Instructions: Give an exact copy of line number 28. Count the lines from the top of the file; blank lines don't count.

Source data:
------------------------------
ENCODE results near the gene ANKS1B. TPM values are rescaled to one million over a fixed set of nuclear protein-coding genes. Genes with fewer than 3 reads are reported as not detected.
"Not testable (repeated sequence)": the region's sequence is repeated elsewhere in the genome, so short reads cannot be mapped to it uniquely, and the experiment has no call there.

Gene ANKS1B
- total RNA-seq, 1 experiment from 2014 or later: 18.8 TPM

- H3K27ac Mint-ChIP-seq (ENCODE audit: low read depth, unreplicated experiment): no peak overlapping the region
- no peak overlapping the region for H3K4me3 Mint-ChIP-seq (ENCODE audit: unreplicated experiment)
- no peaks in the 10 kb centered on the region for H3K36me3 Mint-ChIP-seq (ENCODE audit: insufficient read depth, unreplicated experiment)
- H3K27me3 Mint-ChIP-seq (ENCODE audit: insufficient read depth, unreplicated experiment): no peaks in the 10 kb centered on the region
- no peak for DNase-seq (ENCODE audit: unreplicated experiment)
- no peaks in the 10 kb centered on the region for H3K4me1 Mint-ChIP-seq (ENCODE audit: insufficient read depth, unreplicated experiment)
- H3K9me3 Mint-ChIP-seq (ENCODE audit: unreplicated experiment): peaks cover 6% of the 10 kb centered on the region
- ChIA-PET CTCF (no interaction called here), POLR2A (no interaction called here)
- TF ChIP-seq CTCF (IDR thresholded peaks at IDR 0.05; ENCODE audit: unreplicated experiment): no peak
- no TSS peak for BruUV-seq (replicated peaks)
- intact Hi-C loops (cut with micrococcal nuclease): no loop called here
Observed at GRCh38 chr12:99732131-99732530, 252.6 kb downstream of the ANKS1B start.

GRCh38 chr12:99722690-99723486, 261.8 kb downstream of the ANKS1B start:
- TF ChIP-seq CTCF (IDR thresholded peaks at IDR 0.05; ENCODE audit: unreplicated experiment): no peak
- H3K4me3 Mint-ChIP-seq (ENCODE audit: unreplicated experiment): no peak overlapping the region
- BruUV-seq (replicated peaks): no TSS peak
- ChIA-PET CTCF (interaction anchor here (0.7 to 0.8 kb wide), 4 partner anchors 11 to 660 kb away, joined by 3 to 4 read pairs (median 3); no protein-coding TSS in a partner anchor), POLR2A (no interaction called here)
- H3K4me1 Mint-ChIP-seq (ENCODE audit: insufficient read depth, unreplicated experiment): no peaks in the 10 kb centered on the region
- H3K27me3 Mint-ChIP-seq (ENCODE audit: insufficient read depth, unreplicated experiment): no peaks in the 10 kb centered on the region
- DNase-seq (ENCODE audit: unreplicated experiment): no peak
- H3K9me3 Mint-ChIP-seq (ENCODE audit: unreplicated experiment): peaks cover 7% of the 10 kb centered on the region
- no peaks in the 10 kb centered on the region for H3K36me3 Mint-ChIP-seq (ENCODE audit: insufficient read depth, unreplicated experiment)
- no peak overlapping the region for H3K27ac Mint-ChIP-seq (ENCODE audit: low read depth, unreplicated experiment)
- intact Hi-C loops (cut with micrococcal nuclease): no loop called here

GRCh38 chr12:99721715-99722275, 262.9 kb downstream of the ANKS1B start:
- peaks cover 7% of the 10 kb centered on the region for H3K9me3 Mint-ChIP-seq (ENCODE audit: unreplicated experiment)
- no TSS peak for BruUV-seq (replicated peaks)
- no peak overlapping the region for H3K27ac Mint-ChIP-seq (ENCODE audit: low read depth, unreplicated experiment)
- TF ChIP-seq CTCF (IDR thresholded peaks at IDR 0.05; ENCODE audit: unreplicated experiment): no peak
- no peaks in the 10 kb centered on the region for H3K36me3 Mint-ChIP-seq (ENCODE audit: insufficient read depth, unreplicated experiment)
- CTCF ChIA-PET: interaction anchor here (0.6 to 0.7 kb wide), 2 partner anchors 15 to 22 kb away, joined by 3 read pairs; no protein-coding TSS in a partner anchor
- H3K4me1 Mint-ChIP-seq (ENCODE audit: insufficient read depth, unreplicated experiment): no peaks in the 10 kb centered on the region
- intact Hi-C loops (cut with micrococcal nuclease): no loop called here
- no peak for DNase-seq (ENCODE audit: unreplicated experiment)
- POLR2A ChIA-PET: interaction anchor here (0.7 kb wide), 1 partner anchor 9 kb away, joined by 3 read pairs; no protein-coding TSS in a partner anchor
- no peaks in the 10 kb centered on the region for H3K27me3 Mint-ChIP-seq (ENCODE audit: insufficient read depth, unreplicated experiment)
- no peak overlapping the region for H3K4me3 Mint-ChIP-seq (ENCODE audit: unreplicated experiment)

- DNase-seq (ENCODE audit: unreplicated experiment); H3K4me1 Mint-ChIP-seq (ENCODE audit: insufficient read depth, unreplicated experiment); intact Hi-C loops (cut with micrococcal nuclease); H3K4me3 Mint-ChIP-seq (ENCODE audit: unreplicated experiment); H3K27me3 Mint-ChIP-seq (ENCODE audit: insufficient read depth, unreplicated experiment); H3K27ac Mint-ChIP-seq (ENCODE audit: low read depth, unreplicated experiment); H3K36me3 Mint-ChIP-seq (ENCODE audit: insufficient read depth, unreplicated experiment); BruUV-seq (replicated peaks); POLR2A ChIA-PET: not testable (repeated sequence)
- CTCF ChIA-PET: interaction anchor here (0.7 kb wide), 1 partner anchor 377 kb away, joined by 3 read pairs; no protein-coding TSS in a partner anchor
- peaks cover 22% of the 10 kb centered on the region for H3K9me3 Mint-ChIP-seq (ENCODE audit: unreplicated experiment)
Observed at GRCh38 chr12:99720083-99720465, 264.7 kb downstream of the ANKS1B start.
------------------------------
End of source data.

- intact Hi-C loops (cut with micrococcal nuclease): no loop called here